CFOs Held Responsible For Breaches Of Fiduciary Duty

By on January 11, 2018

January 11, 2018

A recent issue of CPA Journal notes that retirement plan governance has grown in importance as employers face increased scrutiny of the way they operate their plans. CFOs and human resource managers administering 401(k) plans have been held responsible for fiduciary breaches, and DOL enforcement and participant lawsuits have resulted in monetary sanctions and damages against in-house fiduciaries. Among the cases highlighted: Settlements for more than $220 million for fiduciary breaches in Haddock v. Nationwide Life Ins. Co., Abbott v. Lockheed Martin Corp., and Krueger v. Ameriprise; A 2016 case in California (Urakchin v. Allianz) in which the court found that plaintiffs adequately alleged conflict of interest and improper fiduciary acts, and a motion to dismiss was denied; and a 2017 New York case (Sacerdote v. N.Y. Univ) in which the court denied a motion to dismiss the allegation that plan fiduciaries breached their duty of prudence with respect to incurring excessive record keeping fees, failed to diligently investigate and monitor record keeping cost, and were imprudent in the selection of certain investment options. The article notes that thirty-one percent of employers have faced a government audit of their plan, and larger employers report an even higher likelihood of audits.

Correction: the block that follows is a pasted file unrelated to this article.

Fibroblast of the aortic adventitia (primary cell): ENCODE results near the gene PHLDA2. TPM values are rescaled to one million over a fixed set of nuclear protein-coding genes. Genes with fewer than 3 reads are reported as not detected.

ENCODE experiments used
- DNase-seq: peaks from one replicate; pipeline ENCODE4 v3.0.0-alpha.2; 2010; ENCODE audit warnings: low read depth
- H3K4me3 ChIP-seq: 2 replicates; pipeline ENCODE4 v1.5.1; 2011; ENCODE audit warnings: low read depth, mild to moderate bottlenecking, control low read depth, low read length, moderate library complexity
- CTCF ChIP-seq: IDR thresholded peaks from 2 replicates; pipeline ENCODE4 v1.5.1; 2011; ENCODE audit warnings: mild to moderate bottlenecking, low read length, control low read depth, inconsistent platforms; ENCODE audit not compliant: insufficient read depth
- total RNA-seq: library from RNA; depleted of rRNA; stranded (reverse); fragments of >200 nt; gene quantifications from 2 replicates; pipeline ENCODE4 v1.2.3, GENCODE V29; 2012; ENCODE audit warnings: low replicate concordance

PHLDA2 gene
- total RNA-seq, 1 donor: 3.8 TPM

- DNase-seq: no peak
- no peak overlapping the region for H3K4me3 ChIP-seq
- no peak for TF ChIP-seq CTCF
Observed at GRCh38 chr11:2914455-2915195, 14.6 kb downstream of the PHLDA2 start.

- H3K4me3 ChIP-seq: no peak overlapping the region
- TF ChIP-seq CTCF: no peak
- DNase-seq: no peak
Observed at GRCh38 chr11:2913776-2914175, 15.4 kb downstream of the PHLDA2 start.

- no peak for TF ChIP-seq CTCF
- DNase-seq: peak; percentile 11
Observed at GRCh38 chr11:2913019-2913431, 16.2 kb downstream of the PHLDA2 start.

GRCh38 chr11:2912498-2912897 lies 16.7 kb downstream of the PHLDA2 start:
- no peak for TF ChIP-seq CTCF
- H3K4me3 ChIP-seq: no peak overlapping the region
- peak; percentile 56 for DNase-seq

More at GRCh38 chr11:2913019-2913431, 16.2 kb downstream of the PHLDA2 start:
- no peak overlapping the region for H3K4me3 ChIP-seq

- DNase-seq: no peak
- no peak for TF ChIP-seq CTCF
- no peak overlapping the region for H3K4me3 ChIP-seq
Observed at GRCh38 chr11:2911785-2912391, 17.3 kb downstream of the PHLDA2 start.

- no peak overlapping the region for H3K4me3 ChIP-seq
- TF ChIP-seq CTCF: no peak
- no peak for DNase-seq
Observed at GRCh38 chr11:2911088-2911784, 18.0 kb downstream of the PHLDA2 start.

Read the full article at:

CPA Journal

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